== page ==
We briefly headed out towards the cliff edge overlooking Blackgang Chine and had the predictable conversation about how the theme park is a lot smaller than we remembered, and about which bits had fallen over the cliff this week.
After our brief walk (I do mean brief, it was only about 200 metres) we doubled back on ourselves, crossed the road and started climbing up to the Pepperpot.
Even for a lazy walker like myself, it’s only a short way, although it would be hard work with a pushchair (it's pretty steep, and there's also a stile). About half way up, the Pepperpot’s hat appeared and I suddenly realised what a marathon runner feels like when they see the finish line.
For a lighthouse, the Pepperpot is decidedly inland, particularly when you consider that the sea beneath it would have been a fair bit further away before the last 700 years of erosion. I'm no expert on lighthouses, but isn't the idea that they sit on the water's edge so that boats know where not to aim for?
Perhaps the builders just liked the view from the Pepperpot's location, which is one of my favourites on the Island. We spent a good few minutes peering in every direction, before stepping inside the building itself for a good gawp.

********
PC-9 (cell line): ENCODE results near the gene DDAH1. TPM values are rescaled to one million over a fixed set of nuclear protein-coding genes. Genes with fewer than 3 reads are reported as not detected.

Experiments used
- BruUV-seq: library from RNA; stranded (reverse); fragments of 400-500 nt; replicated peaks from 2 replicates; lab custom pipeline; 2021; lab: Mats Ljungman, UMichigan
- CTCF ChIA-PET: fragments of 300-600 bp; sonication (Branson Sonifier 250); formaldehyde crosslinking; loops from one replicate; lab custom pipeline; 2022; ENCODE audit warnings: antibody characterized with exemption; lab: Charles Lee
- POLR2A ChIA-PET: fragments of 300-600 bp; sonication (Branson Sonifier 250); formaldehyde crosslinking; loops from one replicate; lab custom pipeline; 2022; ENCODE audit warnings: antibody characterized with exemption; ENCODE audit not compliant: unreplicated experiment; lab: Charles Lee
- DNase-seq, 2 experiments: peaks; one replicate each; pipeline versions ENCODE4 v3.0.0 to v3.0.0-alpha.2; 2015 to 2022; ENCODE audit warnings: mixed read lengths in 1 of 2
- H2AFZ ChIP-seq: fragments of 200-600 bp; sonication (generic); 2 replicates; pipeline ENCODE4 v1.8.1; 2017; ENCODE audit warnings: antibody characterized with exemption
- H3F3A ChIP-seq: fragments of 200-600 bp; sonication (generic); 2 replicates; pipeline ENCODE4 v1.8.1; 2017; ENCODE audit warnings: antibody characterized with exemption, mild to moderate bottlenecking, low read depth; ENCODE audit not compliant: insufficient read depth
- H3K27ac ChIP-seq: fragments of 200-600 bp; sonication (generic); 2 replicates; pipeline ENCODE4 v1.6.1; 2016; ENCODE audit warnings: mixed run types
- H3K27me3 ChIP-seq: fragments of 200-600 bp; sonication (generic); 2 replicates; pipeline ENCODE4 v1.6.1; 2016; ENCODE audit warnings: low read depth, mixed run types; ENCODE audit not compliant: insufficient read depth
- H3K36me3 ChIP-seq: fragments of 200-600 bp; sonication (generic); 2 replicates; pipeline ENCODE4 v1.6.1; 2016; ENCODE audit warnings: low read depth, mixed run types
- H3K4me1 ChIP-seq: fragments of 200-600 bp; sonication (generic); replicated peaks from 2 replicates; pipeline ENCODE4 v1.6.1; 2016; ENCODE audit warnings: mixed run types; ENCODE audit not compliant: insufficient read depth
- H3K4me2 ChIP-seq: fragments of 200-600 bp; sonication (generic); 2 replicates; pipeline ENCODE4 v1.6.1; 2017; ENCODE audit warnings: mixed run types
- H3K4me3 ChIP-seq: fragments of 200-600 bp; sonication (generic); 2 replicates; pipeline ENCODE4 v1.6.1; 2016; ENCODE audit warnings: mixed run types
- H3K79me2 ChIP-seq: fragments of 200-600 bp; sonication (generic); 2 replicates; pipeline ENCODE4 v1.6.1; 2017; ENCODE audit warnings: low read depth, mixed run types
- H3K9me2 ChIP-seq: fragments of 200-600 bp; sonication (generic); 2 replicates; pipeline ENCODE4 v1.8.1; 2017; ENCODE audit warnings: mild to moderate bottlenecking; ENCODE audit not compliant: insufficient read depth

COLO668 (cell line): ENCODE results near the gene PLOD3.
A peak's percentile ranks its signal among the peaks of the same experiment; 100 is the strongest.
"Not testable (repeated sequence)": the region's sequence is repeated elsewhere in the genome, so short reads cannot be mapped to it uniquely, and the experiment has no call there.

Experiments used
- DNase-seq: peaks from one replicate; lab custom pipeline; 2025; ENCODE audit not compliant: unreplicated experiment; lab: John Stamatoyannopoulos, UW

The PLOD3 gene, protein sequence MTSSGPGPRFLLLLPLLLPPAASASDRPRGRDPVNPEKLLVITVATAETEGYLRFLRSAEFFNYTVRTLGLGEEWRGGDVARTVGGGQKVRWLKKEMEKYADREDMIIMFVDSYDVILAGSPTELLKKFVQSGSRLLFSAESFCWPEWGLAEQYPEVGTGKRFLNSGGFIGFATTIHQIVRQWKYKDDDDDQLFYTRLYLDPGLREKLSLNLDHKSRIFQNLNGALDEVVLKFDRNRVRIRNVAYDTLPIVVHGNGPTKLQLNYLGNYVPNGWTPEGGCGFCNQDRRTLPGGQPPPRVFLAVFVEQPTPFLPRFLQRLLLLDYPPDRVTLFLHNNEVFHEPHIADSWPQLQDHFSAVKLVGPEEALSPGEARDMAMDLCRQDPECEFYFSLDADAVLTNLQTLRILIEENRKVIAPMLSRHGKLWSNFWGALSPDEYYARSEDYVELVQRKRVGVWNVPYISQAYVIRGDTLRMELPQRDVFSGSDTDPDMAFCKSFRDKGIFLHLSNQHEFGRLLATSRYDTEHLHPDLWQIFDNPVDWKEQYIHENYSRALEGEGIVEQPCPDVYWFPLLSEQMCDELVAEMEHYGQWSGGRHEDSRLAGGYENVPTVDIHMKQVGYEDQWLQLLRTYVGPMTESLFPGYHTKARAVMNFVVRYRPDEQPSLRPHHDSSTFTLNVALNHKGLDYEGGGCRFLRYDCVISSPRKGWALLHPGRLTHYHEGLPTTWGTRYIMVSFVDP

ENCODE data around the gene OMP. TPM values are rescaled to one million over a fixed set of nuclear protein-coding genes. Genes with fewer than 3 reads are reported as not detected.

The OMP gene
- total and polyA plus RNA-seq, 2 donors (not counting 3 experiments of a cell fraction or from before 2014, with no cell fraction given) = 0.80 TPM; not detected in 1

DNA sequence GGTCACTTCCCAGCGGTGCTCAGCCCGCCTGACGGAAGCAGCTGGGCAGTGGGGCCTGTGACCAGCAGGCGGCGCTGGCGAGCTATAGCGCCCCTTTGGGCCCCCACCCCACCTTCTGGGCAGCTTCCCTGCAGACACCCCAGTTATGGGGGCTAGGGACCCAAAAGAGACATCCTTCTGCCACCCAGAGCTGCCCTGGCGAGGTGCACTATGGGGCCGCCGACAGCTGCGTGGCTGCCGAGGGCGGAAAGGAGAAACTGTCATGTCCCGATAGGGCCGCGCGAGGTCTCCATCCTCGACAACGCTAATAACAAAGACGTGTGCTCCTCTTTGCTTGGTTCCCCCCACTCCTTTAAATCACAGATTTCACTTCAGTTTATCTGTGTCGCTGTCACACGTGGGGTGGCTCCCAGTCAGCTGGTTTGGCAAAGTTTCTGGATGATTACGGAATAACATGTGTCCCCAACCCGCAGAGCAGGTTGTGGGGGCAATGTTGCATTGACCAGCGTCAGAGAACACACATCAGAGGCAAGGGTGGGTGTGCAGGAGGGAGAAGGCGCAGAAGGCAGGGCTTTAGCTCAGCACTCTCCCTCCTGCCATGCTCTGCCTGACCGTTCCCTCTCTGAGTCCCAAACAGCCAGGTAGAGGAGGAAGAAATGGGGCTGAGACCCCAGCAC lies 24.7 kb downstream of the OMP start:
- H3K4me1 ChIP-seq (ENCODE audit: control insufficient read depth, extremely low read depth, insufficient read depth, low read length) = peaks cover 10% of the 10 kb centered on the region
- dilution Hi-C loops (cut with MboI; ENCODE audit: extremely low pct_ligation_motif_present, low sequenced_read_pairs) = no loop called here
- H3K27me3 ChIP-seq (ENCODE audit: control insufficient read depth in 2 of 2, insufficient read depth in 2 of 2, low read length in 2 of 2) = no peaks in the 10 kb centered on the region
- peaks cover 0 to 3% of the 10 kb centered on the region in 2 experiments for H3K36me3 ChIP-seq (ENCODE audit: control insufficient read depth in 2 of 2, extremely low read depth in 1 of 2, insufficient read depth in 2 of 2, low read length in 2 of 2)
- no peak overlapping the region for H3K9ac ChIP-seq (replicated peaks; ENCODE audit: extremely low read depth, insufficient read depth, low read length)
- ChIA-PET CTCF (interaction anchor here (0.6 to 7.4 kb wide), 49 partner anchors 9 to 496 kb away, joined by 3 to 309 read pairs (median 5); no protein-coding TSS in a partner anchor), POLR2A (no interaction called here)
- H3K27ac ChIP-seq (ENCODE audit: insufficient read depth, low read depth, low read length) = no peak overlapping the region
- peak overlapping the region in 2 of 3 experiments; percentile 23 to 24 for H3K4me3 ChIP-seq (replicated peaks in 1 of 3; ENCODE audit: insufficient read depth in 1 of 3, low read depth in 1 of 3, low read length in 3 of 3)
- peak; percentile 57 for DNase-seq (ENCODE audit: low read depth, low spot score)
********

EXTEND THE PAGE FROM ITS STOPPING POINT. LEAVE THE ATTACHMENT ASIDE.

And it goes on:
In a previous blog I reported with triumph that Bembridge's famous phonebox doesn't smell of wee. I'm delighted to add the Pepperpot to the list of Wee-Free Historic Sites on the Isle of Wight.
Hey, that sounds like a good title for a new top 10 attractions guide don't you think?
The Isle of Wight holds several records for the smallest, largest and fattest things. Well, perhaps not the fattest but it does have the UK’s oldest pier (Ryde) and the largest constituency (for now at least) amongst other things.
One of my favourites is the UK’s oldest phonebox in Bembridge, which I had peered at on Google Streetview but hadn’t actually seen in person.
On the way to the seaside at Bembridge we stopped to try out the K1 phonebox, which is next to the fishmongers in the High Street (PO35 5SD if you are looking for it).
Despite the odd looks from Bembridge’s tweed wearing shoppers we began snapping away at the Grade 2 listed ‘attraction’. Presumably they thought we were just phonebox enthusiasts who were touring the country photographing phoneboxes. Little did they know that we were carrying out an important piece of research for Isle of Wight Guru.